Yesterday Liam posted some of his latest work. It was really, really good. I had my same reaction: Liam has a good eye. (And you bet I told him that on Facebook.) I had a second reaction, which I did not post but came naturally: I miss photography.

Which is why when I saw the morning sun lighting up the kitchen, particularly the pot of beans on the stove, I took this photo, then posted it on Facebook with the comment, "Liam, you are totally responsible for this shot."

Just because

Because he was. Like Ramona, his enthusiasm for photography jumpstarted my too often dormant love of it. Because of that surge of energy, I saw the plain pot and the sun and the day entirely different.

Jumpstarted by the young ones. What a gift.

Saturday, January 2, 2021

Food Spending in December


Well, was that a year or what?

And I'm just talking about groceries.

Way back in the old, pre-pandemic days, I set a goal of our spending $180.00 a month in 2020 on groceries, including household items such as detergent and toilet paper.

That seemed reasonable. More than reasonable. That was a little higher than the $175.00/month we'd been overshooting, and not that far off of what we averaged in 2019.

Easy peasy. 

Well, okay, we overshot that amount the second month in, but I was pretty sure we could rein our spending in and go through the year hovering around $180.00.

Excuse me while I roll on the floor laughing.

I just finished tallying our December grocery purchases. Food? $278.39. Household? $7.99. Grand total? $286.38.

I can explain some of the December spike. Meijer (a Midwest grocery chain) had a great pre-holiday sale on smoked, spiral-sliced hams. We bought two, making one for Christmas and freezing one for later. That was about $20.00 right there. Towards the end of the month, Kroger had fresh salmon on sale. That was another $40.00. (Yes, we have a lot of meat right now in our freezer!) I bake a lot of almond biscotti in December, and this year baked other cookies as well for the musicians performing in the remote  holiday concert. Baking supplies on one outing ran over $26.00. And that doesn't count the almost $14.00 spent (again at Kroger) after the holidays when we discovered that Kroger had discounted much of the extra supplies it brought it for holiday baking: coconut, semi-sweet chocolate chips, semi-sweet Baker's chocolate. 

So, yeah, it added up. And, to be fair, we have a lot of items that will carry us through January.  (Heck, on the meat front, since we only eat meat a few times a week, we can probably go until June or later.)

Monthly average for 2020 when all was said and done? $237.12, or about $58.00 a month over what I had originally thought was reasonable. But that original figure did not take into account the pandemic. Food costs did rise around here. Meat rose, at times sharply. I'm glad we don't eat a lot of it. At different times of the year, eggs, milk, and some produce all rose. So maybe our final result was par for the course compared with other friends.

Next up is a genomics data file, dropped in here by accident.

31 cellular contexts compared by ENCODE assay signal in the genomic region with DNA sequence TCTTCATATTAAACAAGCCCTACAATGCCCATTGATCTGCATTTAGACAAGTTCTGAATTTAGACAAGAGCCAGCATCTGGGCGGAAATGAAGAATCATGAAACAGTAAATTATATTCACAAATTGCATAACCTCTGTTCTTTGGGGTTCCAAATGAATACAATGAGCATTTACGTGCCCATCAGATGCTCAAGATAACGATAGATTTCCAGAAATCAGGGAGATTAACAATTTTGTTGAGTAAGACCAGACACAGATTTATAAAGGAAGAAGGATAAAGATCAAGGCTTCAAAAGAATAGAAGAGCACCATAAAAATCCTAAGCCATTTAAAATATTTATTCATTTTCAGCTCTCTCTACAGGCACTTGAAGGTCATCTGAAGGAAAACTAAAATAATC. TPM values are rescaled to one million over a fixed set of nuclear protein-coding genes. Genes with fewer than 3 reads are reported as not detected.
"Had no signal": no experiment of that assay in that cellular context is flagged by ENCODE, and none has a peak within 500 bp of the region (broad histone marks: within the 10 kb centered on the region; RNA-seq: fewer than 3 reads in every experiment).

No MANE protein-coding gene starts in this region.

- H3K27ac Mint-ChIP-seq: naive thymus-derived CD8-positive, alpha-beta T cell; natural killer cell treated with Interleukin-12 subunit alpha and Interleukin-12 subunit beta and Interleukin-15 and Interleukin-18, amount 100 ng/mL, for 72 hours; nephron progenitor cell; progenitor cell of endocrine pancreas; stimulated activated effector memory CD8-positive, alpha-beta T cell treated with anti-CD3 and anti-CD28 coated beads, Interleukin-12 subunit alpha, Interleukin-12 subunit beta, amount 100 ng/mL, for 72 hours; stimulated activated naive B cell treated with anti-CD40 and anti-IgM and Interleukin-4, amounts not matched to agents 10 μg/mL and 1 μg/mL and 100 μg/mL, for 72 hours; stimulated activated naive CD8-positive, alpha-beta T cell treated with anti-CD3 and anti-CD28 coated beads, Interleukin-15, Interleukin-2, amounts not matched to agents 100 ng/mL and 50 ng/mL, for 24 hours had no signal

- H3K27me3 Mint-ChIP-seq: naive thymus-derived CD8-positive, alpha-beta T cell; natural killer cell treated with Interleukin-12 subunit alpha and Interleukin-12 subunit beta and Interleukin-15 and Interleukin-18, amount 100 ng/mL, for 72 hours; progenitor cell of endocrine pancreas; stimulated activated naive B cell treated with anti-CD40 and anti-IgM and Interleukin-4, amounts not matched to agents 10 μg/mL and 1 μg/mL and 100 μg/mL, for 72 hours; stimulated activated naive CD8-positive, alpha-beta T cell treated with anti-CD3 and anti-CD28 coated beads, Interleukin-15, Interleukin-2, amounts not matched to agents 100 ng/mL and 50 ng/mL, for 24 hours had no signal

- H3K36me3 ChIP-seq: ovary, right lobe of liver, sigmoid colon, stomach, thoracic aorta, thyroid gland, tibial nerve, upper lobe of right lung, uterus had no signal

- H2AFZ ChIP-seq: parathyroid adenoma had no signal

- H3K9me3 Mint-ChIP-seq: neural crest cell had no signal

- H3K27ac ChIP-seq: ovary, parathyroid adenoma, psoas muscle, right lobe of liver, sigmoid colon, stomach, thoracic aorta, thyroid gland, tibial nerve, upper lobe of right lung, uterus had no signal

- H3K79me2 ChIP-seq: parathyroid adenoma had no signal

I will note there was one (one!) eating out expense in December, 2020. I had infusion later in the day than normal in December. My infusion day, not counting travel, runs about five and a half hours from the moment I check in; travel adds another hour plus to the day. So coming home late in the afternoon, tired, worn out, and hungry. (I don't eat at infusion; since the Covid restrictions went into effect, it is more challenging for me to deal with eating and drinking.) There is a KFC right at the highway interchange just as we turn onto the last stretch of highway to Delaware. I'd already told Warren: turn in there. It was a superb way to spend $11.35.

I'm still mulling over what approach to take in 2021. Set a new goal? Just go with the flow? Something else?  I think it is very important coming into this year to watch the grocery figure as I will explain in a post I hope to have by next week. 

But this is enough for now. The 2020 spending on food is in the books. Let's see what 2021 brings.

Thursday, December 31, 2020

Last Comment on 2020

 Oh, I have posts to come: December food expenses, looking back at 2020, looking ahead to 2021, but I couldn't let 2020 slide away without one last photo for a most mixed up, godawful, WTF year ever.

If when I am out walking and see a coin on the ground, I pick it up. This year, I picked up a total of 61¢, all but 7¢ of which was picked up BEFORE mid-March. There are several reasons for that date, the top one being that change disappeared from stores and people stopped carrying coins around. However, in the last three weeks, I found two pennies and one nickel.

The nickel sums up 2020 better than any quote or any meme. Is this how we all feel about 2020 or what? 


Here's to 2021, everyone. May it treat us all more kindly than 2020.